But we’ve found a few–when we’ve found the energy to venture out after dark.


P.S. A reminder. The images above usually don’t show up on phones. You have to either enable the images for your device, or click on the link to my website. On a phone, swipe the image to bring up the next one. On a tablet or computer, use the arrows on the left and right margins to see additional images.

1 In Liz Travels: Route 66

Mural Madness on Route 66

There is plenty of kitsch on 66 as we’ve mentioned. And if you were a collector of old hotel signs you’d have a field day out here. But what we’ve been collecting along the Route are murals.

It seems that almost all the towns we’ve passed through have decided to arrest a traveler’s attention with wall murals on the sides of buildings. Some are copies of old advertisements, others are displays of work by local artists, and yet others are community projects. We have dozens of images, and I’m not going to give them all to you now–Tucumcari mayor Ruth Ann Litchfield told us her town has 100 all on it’s own! Once I’m home, I’ll try to set up a page for those of you who want to dive into the mural scene but for now, only a few to whet your appetite.



6 In Liz Travels: Route 66

Quirky Quonset Quest

Now for a quirky quonset quest.

In Chicago, Dash, seeking directions from a much younger person, mentioned that we were standing by a building on the Navy Pier that looked like a quonset hut. Then she quickly realized that the person she was speaking to probably had absolutely no idea what she was talking about.

Raise your hand if you know what a quonset hut is… I’ll wait.

Quonset huts are corrugated steel buildings, in the shape of half cylinders, that were developed during WWII as a way to easily ship and assemble buildings without skilled labor. After the war, they were sold off as surplus.

Once Dash mentioned them, we began seeing them everywhere, starting in Illinois. We hypothesized that there were a lot of them there because, during the war, there was an enormous–40,000 acres enormous–arsenal near Elmwood. Which would have mean a whole bunch of quonsets.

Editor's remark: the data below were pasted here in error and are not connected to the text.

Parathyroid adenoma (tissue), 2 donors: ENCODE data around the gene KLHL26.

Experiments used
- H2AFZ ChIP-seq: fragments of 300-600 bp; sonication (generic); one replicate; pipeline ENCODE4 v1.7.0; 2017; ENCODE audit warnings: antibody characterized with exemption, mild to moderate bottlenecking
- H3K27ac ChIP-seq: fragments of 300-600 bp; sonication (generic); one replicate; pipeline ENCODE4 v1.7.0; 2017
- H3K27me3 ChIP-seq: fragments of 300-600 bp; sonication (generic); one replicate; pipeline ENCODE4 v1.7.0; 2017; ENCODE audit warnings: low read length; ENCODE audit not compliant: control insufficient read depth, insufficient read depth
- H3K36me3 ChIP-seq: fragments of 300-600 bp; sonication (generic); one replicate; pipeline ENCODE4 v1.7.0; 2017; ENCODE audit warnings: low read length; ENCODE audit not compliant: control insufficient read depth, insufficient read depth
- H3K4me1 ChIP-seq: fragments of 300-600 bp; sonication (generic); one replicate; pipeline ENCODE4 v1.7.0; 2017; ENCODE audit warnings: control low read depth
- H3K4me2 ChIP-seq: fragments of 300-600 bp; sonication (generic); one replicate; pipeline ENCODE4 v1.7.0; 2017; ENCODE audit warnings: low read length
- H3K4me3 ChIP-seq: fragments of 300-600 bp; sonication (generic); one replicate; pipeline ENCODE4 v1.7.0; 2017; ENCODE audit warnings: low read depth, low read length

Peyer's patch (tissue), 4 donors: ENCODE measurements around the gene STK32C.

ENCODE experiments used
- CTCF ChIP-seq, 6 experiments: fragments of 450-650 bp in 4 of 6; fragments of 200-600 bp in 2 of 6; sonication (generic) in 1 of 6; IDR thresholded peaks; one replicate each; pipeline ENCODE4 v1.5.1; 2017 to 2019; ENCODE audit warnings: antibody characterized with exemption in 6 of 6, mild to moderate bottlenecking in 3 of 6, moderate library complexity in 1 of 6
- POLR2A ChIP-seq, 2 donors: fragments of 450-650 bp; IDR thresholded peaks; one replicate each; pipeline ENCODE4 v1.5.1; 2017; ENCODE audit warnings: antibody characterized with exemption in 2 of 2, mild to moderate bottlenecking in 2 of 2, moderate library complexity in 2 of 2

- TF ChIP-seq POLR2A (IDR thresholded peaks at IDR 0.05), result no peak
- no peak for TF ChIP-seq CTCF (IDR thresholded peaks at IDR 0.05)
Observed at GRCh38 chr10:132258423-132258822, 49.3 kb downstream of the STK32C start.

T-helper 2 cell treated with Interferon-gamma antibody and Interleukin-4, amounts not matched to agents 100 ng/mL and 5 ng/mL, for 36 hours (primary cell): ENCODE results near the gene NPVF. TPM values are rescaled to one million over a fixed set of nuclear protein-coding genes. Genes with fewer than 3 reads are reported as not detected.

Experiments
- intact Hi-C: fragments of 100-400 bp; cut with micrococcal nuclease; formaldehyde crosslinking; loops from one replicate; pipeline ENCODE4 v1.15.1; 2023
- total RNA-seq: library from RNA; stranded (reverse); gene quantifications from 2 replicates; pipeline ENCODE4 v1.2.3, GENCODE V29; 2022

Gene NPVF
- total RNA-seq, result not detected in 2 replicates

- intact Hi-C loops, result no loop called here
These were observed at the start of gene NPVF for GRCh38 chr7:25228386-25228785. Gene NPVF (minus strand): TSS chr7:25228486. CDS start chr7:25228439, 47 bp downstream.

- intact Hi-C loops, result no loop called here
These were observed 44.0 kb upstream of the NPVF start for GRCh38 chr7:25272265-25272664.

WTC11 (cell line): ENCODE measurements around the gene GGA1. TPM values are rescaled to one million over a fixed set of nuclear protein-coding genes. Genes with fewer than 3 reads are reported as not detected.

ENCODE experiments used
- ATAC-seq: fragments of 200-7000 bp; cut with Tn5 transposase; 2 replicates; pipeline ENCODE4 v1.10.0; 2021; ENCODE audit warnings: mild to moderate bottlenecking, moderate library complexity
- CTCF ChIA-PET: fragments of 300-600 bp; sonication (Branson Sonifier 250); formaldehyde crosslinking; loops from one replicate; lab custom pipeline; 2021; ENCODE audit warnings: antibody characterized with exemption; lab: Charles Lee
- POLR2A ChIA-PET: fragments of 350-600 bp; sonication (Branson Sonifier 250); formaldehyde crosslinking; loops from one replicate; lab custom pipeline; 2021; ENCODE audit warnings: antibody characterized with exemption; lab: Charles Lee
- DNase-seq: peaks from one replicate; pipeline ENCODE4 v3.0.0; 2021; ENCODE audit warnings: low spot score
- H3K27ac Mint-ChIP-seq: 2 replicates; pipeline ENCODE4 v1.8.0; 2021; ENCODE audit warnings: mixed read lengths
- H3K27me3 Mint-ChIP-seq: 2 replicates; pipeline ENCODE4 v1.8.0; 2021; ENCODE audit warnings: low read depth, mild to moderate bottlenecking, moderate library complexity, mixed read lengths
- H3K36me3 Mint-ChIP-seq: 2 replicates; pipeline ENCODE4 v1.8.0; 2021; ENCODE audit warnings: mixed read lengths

But then we saw them everywhere. And we’re still seeing them six states later.

I thought I’d share my collection with you. Because… well, just because.


1 In Liz Travels: Route 66

Healing Tragedy in Joplin, Missouri

Flying gets you places fast, and sometimes that is the only way to move from place to place.

But road trips keep you close to the ground–literally. We’ve seen the red, red earth of Oklahoma, the lush green roadsides of Missouri, the wide flat plains of the Texas panhandle (and until you’ve seen the panhandle, you’ve never really seen flat.) You drive through an ever-changing landscape–and that change can sometimes happen within a mile or so, as it does when you cross the Missouri-Kansas border.

You meet and talk to people learning their history–and the history of their place.

So we learned–or were reminded–of the painful recent history of Joplin.

We were supposed to stay in Carthage, Missouri, at the classic Boots Motor Court, but we received a call a few days before our scheduled arrival telling us that the motel, undergoing renovation, would not be ready in time. Dash scrambled, and found an Air BnB a short distance away in Joplin, Missouri.